Tentative deal reached in NHL concussion lawsuit

More than 100 former players accused the league of failing to better prevent head trauma

  • Nov. 12, 2018 11:30 a.m.

The NHL and attorneys for retired players announced a tentative settlement Monday in the biggest lawsuit brought against the league over concussions and other head injuries.

The lawsuit, consolidated in federal court in Minnesota and by far the largest facing the league, involves more than 100 former players who accused the NHL of failing to better prevent head trauma or warn players of risks while promoting violent play that led to their injuries.

The total monetary value of the potential settlement was not disclosed. It is expected to be far less than the billion-dollar agreement reached between the NFL and its former players on the same issue; according to a settlement document posted by Forbes last week, the total value is $18.9 million, which includes $22,000 for each player involved in the lawsuit.

The NHL said it would not acknowledge any liability for any of the players’ claims. A spokesman said there would be no comment until after the opt-in period of 75 days for players.

Attorneys for the retired players say the settlement would include a cash payment for players who choose to participate; neurological testing and assessment for players paid for by the league; an administrative fund to pay for the costs and up to $75,000 in medical treatment for players who test positive on two or more tests.

The settlement would also set up a “Common Good Fund” available to support retired players in need, including those who did not participate in the litigation. The Forbes document said the found would be $2.5 million.

Players who choose not to participate may continue to pursue personal injury claims against the league. But under the terms of the settlement, the NHL has the option to terminate if all players who filed claims or retained counsel don’t participate.

READ MORE: Vancouver Canucks’ Elias Pettersson ‘feeling good’ after concussion

Attorneys with Minneapolis-based law firm Zimmerman Reed said they were pleased because the main goal was to get retired players medical testing and treatment paid for by the NHL.

The settlement comes four months after a federal judge denied class-action status for the retired players, a significant victory for the league in the lawsuit filed in November 2013. U.S. District Judge Susan Richard Nelson in July denied class-action status, citing “widespread differences” in state laws about medical monitoring that would “present significant case management difficulties.”

Commissioner Gary Bettman confirmed to The Associated Press in September that the two sides had engaged in court-ordered mediation. Bettman said at the time, “We also think the lawsuit doesn’t have merit.”

The NFL settlement covers more than 20,000 retired players, and lawyers expect payouts to top $1.5 billion over 65 years. As of last month, the NFL concussion lawsuit claims panel has approved more than $500 million in awards and paid out $330 million.

RELATED: B.C. Hockey League gets a grip on hockey’s concussion problem

Stephen Whyno, The Associated Press

Like us on Facebook and follow us on Twitter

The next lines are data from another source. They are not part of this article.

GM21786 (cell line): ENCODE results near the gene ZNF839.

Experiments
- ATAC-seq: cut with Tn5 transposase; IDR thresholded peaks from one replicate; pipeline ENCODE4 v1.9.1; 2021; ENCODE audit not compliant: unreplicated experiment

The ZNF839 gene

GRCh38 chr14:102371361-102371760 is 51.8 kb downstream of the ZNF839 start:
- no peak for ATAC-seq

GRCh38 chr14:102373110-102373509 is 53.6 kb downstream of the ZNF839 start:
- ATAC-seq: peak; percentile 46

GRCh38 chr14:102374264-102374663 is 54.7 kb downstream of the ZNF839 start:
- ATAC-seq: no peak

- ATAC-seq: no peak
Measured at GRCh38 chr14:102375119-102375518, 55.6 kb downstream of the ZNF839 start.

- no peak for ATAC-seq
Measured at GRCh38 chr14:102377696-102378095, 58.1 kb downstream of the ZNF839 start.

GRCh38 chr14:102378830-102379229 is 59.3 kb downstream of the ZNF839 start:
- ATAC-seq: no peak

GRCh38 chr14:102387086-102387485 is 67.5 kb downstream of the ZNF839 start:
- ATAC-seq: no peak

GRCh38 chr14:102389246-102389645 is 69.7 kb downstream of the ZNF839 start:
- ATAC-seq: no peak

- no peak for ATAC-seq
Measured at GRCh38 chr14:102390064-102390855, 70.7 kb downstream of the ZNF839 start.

Get local stories you won't find anywhere else right to your inbox.
Sign up here

Just Posted

Tofino’s Crystal Cove crowned top family destination for second year in a row

TripAdvisor has announced the recipients of its Travelers’ Choice Best of the Best awards.

COVID-19: Tla-o-qui-aht First Nation asks Tofino businesses for support as emergency funding runs dry

“We need to pay for the work they do. It’s such important work.”

DFO says the five aggrieved B.C First Nations were consulted on fisheries plan

Nuu-chah-nulth First Nations calls response ‘a sham,’ adding DFO never incorporates their views

Three active COVID-19 cases on Vancouver Island

Since July 24, Central island has had five new cases, North one, South none

Canada can lead the way to save sharks from extinction, says fisheries expert

“Combined with fishing extraction numbers, sharks experience huge losses in the environment.”

B.C. records new COVID-19 death, 85 more cases; Horgan calls on celebrity help

This brings the total number of active confirmed cases to 531 across the province

Have you seen Berleen? B.C. pig destined for sanctuary goes missing

Berleen was less than two weeks from travelling to Manitoba when she vanished

Health Canada says several kids hospitalized after eating edible pot products

People warned not to store cannabis products where children can find them

‘It’s not just about me’: McKenna cites need to protect politicians from threats

Police investigation was launched after someone yelled obscenities at a member of McKenna’s staff

Michigan plans dedicated road lanes for autonomous vehicles

First study of its kind in the U.S. to figure out whether existing lanes or shoulders could be used

Filmmaker James Cameron’s Comox Valley winery up for sale

The director behind The Terminator and Titanic puts Beaufort Winery on the market after six years

Large missing python found ssssafe in Victoria after being on the lam for weeks

The snake was located more than six kilometres from where it went missing

B.C. announces multi-year plan to double treatment beds for youth with addiction

This will bring the total number of new beds specific to those 12 to 24 years old to 247 province-wide

B.C. man who nearly died from COVID-19 reflects on one-month battle

Robert Billyard was in an induced coma to ensure his body would not fight the ventilator to breathe

Most Read